Charlie Weis acknowledged that Saturday's Blue-Gold Game is more than just another practice.
"It's a practice, but it's not a practice. Now there's 20,000 people out there, it's a beautiful day, you're in the Stadium, the media is around and your family is all coming to town," said Weis. "Anytime there's more people around and more obvious competition around, everything kind of rises up a little bit."
This year's spring game will use the same structure as last year's with the offense going against the defense instead of splitting the team into two squads. Notre Dame did that last year because the Irish did not have two quarterbacks for the entire spring, but this year it is at offensive line where they come up a little short.
"We had 10 guys to put out there, but a couple of the guys that you would have put in that second offensive line, it would have been a fire drill," said Weis.
"So what do you do, go put Dayne out there and then every time he goes to pass the ball he's getting hit in the face by somebody right there?" said Weis. "We just didn't think that that made a lot of sense."
Weis intends to go ones versus ones for the majority of the scrimmage. Offensive skill players will rotate through and the defense may get to its second unit while the offensive line has just seven or eight players work through in the first part of the game.
For now, the same wager applies between the offense and defense as last year, but Clausen's touchdown pass to Duval Kamara with 24 seconds to lead the offense to victory last year did cause some controversy.
"Last year's controversial ending caused a lot of havoc so we'll see how it goes. Right now it's steaks versus hot dogs," Weis said. "It was a tough one with that controversial toe touch in the end zone."
Weis left no doubt when he was asked if, as the offensive coordinator, he would be rooting for the guys with the ball.
"Hell yeah," he said. "When I'm the offensive coordinator, you betcha I do. When I'm the head coach, I cheer for everybody, but not when I'm calling plays. I'm a sore loser. You guys don't see that very often, but I am, I'm a sore loser. I don't want to eat hot dogs, okay?"
Senior James Aldridge could play if it was a regular season contest, but is doubtful for the game with a shoulder injury.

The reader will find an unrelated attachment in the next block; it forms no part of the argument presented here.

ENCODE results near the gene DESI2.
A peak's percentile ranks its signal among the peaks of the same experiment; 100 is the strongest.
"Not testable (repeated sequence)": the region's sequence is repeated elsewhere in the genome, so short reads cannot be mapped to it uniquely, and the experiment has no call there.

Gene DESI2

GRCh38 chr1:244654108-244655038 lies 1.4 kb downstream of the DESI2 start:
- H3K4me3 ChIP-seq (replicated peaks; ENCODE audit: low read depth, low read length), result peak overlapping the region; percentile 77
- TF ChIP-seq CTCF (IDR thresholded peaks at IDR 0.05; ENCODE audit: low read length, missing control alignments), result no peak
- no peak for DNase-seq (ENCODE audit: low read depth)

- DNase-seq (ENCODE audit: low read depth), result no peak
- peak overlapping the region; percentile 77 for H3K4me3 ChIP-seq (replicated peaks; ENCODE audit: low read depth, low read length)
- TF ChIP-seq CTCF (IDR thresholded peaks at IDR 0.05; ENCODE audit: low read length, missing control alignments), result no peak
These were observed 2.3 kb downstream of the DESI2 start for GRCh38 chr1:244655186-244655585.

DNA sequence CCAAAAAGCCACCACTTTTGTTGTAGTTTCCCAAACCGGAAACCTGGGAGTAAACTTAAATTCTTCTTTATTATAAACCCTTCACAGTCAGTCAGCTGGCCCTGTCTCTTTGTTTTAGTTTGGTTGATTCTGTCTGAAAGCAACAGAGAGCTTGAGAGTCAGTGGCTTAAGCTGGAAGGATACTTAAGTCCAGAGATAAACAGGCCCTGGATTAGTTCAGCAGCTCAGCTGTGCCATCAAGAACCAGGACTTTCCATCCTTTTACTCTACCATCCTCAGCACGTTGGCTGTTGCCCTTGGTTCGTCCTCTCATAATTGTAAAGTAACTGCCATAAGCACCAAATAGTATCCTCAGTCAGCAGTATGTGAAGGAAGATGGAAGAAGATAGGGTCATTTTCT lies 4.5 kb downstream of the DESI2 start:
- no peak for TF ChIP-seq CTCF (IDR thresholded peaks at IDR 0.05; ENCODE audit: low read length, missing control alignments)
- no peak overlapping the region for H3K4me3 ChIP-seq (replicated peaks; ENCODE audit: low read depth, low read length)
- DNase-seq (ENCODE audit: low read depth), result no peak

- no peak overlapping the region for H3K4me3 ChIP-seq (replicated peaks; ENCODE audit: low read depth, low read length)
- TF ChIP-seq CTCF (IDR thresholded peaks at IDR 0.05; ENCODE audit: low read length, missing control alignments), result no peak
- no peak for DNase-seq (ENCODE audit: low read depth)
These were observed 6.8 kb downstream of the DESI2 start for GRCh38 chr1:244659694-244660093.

"I'll probably hold him from the spring game," said Weis.
But Aldridge, who has been limited in the final portion of the spring, clearly did enough to prove to the staff that he could handle his dual role of halfback and fullback.
"If we were playing a game today, he would start for us at fullback," said Weis. "He'd be listed as the starter at fullback, but I could very easily see in our opener against Nevada, him playing more halfback in the game than playing fullback."
Wide receiver John Goodman looked good as he worked out with the quarterbacks on Wednesday.
"I like the way he was throwing it," said Weis, who was encouraged by what he saw from Goodman as a high school quarterback.
"You had to anticipate that you could probably do this with him. Right now he's definitely in the top six receivers and probably higher than that. First things first, how's he going to get on the field the quickest? Right now he's going to get on the field quicker at wide receiver than he will at quarterback, but could we play him at quarterback? I think he answered some of our questions today."
Goodman will get more reps under center in preseason camp, especially as the receiver position gets healthier. Goodman gives the Irish plenty of options as a situational quarterback and for potential gadget plays.
"Without getting into too many particulars and not being too creative, there's a number of things you could do with him," said Weis. "You've got your trickery and deceit plays that you could use as well. He gives you some flexibility to do be creative and do some things, but the spring time isn't really the time when I'm trying to be creative."
Just one practice seemed to be enough to prove that he is a real option as the number three quarterback.
"What he's shown is he can play wide receiver for us. What he's shown is that he can throw the football with the big boys," Weis said. "Now it'll be different when he's in there calling the plays and running the offense, but he did it for a whole year, so it isn't like there is any reason for me to believe that he wouldn't be capable of doing it."